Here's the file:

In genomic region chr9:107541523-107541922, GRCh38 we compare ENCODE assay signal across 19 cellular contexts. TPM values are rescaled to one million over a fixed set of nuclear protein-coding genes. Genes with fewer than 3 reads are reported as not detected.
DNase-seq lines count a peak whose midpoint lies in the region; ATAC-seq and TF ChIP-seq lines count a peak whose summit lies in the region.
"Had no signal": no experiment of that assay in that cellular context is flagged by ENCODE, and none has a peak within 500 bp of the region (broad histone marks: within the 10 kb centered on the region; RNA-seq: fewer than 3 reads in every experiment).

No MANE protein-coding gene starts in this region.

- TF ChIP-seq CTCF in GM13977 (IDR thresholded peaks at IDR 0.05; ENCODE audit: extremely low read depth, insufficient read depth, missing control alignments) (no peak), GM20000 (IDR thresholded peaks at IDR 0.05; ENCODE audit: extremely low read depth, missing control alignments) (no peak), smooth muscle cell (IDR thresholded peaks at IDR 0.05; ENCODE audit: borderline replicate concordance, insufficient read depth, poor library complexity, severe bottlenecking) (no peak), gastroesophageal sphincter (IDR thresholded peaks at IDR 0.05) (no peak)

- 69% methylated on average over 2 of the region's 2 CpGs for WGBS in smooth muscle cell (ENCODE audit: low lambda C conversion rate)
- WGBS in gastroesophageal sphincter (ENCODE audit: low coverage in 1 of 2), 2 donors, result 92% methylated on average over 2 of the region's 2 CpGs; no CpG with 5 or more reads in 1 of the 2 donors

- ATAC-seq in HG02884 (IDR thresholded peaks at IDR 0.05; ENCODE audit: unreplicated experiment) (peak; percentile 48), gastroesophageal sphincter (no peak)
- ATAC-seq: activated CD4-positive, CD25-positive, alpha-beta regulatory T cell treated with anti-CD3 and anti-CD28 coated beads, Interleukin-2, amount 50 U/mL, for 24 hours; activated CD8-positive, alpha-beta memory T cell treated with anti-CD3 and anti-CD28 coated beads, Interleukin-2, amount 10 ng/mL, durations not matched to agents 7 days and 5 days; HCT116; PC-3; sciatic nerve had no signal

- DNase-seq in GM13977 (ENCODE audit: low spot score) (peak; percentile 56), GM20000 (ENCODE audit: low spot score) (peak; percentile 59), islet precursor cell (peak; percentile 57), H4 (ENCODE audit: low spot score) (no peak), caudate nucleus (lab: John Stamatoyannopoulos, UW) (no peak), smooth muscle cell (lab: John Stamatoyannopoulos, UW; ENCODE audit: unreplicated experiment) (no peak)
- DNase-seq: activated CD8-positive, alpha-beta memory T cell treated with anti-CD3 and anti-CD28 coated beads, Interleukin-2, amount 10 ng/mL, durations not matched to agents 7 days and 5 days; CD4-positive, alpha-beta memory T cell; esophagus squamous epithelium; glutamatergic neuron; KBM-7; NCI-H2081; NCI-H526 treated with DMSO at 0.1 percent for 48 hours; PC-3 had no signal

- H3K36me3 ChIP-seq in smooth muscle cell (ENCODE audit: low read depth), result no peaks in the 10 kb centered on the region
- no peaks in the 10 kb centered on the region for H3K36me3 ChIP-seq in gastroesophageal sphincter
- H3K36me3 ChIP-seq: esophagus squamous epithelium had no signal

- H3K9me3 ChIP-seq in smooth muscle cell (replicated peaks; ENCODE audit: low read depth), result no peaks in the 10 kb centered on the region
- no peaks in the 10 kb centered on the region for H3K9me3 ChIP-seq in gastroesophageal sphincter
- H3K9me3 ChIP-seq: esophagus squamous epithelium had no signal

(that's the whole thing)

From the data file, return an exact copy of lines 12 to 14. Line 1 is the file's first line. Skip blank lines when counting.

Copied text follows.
- H3K36me3 ChIP-seq in smooth muscle cell (ENCODE audit: low read depth), result no peaks in the 10 kb centered on the region
- no peaks in the 10 kb centered on the region for H3K36me3 ChIP-seq in gastroesophageal sphincter
- H3K36me3 ChIP-seq: esophagus squamous epithelium had no signal